"We watched the hospital being built and now were going to sit here and watch it be destroyed," says Alpha McPerson, who lives across the street from the storied hospital.
The flag lowering ceremonies held July 27 could be heard from McPherson's front porch. The retired Navy man says he was one of the first non-army patients admitted to Walter Reed 38 years ago.
"All but one of my children were born there," he says. "This has been a backdrop for our community, and Georgia Avenue without Walter Reed in unimaginable."
The District will have authority to shape development on the entire Georgia Ave. frontage of the Walter Reed site, and Mayor Vincent Gray has made the site a large part of his economic development plans. In May, Gray was reportedly courting massive grocery store Wegman's for the site.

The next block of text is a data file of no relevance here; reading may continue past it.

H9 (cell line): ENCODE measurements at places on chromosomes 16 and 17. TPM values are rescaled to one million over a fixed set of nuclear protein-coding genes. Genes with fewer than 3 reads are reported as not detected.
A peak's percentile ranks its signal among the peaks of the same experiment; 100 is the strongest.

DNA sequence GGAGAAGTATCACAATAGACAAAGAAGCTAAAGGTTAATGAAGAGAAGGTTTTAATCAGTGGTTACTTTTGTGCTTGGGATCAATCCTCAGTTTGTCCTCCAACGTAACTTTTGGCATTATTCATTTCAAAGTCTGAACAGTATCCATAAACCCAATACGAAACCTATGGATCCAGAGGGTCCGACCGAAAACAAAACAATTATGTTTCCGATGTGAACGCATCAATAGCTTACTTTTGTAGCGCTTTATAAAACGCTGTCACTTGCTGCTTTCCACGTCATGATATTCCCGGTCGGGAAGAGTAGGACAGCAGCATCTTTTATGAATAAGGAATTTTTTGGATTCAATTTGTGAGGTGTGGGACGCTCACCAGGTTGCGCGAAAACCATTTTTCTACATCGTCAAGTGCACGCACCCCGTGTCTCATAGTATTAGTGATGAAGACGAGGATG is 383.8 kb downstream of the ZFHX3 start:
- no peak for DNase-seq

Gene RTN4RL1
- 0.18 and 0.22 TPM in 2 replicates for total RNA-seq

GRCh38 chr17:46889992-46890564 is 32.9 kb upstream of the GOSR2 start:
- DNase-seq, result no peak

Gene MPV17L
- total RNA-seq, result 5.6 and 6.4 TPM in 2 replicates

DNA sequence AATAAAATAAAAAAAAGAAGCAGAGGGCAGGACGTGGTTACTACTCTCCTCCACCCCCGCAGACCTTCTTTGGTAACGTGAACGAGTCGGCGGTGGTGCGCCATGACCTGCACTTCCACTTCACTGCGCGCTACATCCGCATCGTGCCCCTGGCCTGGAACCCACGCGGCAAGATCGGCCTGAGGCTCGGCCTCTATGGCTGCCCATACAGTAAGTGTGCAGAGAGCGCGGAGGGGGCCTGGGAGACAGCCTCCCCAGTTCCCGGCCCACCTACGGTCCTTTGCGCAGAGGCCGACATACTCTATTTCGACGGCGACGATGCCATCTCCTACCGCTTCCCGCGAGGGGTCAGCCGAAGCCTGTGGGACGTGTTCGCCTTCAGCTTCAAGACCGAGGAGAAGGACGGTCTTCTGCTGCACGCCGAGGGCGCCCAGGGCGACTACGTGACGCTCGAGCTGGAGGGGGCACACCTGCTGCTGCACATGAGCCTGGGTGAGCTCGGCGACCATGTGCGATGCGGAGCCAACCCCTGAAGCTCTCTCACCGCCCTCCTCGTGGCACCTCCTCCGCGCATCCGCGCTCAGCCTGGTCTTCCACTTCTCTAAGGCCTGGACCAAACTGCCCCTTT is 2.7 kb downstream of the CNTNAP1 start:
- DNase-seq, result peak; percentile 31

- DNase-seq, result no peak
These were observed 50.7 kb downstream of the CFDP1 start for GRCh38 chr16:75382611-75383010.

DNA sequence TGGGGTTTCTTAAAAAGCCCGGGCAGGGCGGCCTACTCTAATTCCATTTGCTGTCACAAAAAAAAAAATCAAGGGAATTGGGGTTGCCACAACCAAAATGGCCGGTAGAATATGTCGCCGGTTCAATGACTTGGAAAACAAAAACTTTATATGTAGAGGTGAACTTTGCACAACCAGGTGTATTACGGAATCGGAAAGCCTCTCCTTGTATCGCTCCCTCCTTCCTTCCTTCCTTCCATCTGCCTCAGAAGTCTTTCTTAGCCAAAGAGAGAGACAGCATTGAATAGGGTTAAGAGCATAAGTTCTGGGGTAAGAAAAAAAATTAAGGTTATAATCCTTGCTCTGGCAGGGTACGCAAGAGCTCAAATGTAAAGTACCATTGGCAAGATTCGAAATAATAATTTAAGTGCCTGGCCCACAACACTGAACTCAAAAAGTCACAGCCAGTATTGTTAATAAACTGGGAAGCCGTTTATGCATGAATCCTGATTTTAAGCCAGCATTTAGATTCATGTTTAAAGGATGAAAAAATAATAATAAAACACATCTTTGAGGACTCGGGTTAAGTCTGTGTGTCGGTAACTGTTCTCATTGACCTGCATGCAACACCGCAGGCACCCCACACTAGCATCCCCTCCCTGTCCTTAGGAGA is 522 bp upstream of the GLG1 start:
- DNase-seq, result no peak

But McPherson is concerned about plans to build retail stores and apartments in Walter Reed's stead, and cites a similar complex in Prince George's County.
"I've been hearing stories about the university town center in Hyattsville, and how that's been run over by crimes and other things," he says.
Ellen McBarnett, who lives a few doors down from McPherson, hopes that the green space Walter Reed provides can be preserved in some respect.
"I'd like to see this beautiful park right here and on the other side," she says. "I'd like to see restaurants stores and housing but I’d like to see this beautiful park remain."
"We have to make certain that something will be placed over there that equals or surpasses what Walter Reed meant to this community," adds McPherson.